Financing non-capitalist (public, solidarity and care) economies with current monetary resources raises many economic and environmental problems. This research focuses on the opportunities offered by alternative currencies as a possible solution and discusses their limits. We demonstrate how time-based systems of measure, exchange and credit can foster sustainable financing of non-capitalist economies in a more economically efficient, localised and ecological way. The key is to link them to an average value of labour time, which can significantly widen the power, functions and economic role of alternative currencies. Above all it can foster a new type of universal ecological protection against speculative finance and exploitation of resources, promoting a return to taking care: of ourselves, of others, of our community currencies and the world we live in.
To cite this article: Ruzzene, M. (2015) ‘Beyond growth: problematic relationships between the financial crisis, care and public economies, and alternative currencies’ International Journal of Community Currency Research 19 (Summer) 81-93 <www.ijccr.net> ISSN 1325-9547 http://dx.doi.org/10.15133/j.ijccr.2015.009
Using complementary currencies systems as policy instruments for environmental purposes is a trend that seems to be progressively emerging in Europe. The Belgian Science Policy INESPO Project, which provides the framework for the research presented in this paper, is building on this emerging trend. The aim of the INESPO project is indeed to build new instruments for energy saving policies in the household sector based on the innovative coupling of Complementary Currencies (CC) and Smart Meters (SM). According to the rationale of the project, the new CC-SM instruments should promote behavioural changes in everyday life as well as encourage households to invest in energy efficiency. The idea behind the project is not to miss the opportunity of including an incentive scheme for behavioural change should a significant SM roll-out take place.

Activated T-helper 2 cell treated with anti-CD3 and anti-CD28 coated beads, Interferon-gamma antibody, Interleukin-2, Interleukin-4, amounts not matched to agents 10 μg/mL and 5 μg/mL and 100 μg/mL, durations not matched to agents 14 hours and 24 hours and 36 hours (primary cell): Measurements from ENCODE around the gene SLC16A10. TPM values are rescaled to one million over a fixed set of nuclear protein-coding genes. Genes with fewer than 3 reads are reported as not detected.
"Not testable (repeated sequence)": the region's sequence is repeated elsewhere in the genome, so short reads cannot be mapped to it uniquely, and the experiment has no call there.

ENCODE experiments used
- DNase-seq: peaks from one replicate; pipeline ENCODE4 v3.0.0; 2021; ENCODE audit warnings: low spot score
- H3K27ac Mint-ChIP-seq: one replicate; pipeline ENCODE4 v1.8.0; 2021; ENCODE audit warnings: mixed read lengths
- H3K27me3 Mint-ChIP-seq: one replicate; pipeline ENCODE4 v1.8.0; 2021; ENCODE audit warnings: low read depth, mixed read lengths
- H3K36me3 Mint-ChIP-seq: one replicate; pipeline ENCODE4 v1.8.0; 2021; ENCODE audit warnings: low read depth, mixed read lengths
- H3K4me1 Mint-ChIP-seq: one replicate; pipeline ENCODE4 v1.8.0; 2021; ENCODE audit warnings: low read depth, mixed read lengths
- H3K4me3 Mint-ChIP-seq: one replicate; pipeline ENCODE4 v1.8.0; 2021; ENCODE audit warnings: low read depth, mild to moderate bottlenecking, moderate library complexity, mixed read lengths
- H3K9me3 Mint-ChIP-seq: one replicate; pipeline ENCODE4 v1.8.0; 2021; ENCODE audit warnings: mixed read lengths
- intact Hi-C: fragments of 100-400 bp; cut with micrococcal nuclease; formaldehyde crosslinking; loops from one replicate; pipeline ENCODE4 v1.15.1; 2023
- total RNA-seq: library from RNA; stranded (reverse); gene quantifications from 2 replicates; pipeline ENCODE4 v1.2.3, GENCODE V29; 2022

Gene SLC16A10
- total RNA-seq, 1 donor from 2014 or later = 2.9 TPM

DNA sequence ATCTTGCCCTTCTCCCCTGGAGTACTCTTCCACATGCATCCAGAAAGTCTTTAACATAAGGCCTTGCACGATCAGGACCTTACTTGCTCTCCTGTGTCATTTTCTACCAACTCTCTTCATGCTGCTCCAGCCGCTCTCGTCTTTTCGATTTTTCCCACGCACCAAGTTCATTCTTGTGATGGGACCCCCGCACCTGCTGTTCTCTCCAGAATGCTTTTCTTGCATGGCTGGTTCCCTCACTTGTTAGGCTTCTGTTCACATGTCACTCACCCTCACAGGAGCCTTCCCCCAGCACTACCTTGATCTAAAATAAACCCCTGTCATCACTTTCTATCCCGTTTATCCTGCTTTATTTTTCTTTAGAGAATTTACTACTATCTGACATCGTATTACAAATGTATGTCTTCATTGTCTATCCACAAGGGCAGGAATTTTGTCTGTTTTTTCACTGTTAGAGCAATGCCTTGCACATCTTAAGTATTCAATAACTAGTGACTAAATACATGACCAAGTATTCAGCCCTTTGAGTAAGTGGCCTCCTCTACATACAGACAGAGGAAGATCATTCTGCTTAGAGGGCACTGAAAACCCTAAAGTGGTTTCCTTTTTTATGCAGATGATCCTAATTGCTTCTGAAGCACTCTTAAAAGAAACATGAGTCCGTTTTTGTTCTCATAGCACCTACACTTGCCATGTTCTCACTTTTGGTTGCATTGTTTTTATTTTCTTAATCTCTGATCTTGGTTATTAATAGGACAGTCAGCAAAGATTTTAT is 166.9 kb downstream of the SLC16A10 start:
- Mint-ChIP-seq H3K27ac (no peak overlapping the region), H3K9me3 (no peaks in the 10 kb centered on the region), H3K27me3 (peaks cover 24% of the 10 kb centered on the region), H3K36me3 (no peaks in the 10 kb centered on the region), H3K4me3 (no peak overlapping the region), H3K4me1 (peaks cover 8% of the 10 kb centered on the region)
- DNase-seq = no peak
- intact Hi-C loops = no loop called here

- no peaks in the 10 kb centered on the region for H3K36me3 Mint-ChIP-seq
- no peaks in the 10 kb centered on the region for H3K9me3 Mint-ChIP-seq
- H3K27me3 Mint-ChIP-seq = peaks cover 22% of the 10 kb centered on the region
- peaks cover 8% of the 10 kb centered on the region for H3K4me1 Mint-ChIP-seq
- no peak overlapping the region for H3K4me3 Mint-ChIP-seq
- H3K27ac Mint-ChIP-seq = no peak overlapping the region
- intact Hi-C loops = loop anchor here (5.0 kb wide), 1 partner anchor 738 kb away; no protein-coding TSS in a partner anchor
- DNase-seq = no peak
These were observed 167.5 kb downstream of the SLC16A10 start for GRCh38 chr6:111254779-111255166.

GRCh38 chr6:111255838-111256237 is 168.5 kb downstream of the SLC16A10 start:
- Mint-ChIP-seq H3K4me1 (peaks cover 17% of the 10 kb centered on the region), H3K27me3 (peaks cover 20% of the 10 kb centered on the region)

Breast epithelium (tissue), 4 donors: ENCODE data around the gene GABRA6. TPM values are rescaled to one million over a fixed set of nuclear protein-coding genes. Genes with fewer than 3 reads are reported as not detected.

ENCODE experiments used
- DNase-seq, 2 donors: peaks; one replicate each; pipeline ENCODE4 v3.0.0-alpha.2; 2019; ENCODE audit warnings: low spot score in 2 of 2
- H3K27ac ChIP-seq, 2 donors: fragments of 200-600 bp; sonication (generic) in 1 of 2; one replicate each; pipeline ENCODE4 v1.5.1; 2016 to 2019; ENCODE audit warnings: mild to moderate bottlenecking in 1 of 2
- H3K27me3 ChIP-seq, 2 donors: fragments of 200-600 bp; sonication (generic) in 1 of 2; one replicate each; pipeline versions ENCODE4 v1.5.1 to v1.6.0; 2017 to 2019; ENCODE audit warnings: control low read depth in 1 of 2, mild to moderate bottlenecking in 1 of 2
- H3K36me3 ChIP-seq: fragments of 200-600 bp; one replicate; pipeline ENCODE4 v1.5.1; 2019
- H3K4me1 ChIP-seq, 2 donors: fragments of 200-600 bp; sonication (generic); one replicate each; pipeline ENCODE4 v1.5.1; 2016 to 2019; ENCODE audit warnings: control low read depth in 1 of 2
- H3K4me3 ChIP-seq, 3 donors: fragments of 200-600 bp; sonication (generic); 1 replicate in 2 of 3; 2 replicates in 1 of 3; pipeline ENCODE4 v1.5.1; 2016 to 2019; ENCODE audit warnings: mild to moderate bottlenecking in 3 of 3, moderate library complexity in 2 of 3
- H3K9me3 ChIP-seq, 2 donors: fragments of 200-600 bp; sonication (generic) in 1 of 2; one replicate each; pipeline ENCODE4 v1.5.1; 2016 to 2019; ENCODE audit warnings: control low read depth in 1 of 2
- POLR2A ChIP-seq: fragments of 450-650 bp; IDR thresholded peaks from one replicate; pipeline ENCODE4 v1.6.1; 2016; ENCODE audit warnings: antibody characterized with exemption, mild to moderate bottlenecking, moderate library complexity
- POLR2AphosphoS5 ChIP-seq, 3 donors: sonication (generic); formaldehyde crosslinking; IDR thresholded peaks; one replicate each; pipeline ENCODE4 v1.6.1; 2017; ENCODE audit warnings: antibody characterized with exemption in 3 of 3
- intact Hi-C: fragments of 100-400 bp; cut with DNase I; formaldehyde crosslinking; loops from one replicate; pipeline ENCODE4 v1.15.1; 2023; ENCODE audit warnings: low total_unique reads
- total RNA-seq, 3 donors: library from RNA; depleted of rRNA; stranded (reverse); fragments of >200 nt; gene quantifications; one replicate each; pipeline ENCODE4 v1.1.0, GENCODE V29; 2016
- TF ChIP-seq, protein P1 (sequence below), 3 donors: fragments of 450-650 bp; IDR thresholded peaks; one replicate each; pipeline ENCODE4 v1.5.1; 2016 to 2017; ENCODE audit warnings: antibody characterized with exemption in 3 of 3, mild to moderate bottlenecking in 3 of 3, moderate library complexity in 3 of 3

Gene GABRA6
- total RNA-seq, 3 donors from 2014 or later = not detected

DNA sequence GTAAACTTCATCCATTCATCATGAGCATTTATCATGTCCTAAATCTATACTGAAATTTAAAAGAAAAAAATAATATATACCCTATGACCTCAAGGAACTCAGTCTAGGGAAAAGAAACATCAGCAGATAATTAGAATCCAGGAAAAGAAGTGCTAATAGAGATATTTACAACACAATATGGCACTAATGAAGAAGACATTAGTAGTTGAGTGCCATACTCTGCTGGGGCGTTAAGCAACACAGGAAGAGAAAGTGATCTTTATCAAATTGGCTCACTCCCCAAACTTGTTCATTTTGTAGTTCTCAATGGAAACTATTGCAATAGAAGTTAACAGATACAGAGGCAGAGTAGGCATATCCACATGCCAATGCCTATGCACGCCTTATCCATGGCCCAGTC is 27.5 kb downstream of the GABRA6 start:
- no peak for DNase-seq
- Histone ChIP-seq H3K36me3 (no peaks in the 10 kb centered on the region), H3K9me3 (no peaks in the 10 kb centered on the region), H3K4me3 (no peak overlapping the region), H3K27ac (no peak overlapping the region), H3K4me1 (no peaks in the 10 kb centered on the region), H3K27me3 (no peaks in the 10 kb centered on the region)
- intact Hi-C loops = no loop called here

In order to gain insights for the design of the CC part of the instrument, a first step was to turn to projects that had in the past already used CC as policy instrument for behavioural change towards sustainability. To this purpose, projects which have pioneered this path in Europe were analysed. However, although this emerging trend for CC systems had not been left unnoticed by academics (see, for instance Seyfang, 2006 for an insightful discussion on the contribution of NU-Spaarpas to sustainable consumption, or Blanc 2010 and Blanc and Fare, 2010 for a system typology), it appeared that, to the best of our knowledge, no taxonomy of their constitutive parameters had been developed yet.
In this paper, we would like to contribute to the research on CC as policy instruments for environmental sustainability by presenting a selection of such CC systems and by proposing a taxonomy of their constitutive parameters. The resulting hierarchical classification of parameters is also intended to serve as a building tool for designing similar CC systems. However, in our view, “going down the bones” of CC systems, as it is done with the taxonomy, is not enough to make such CC systems thrive. Indeed, beyond the systematic list of parameters that will define the global architecture of the system, attention should also be given to “flesh” (e.g. expectations from stakeholders and carriers of the system) and “soul” (e.g. the conceptual framework used to build the system).
Hélène Joachain and Frédéric Klopfert
To cite this article: Joachain, H. and Klopfert, F. (2012) ‘Emerging trend of complementary currencies systems as policy instruments for environmental purposes: changes ahead?’ International Journal of Community Currency Research 16 (D) 156-168 <www.ijccr.net> ISSN 1325-9547 http://dx.doi.org/10.15133/j.ijccr.2012.022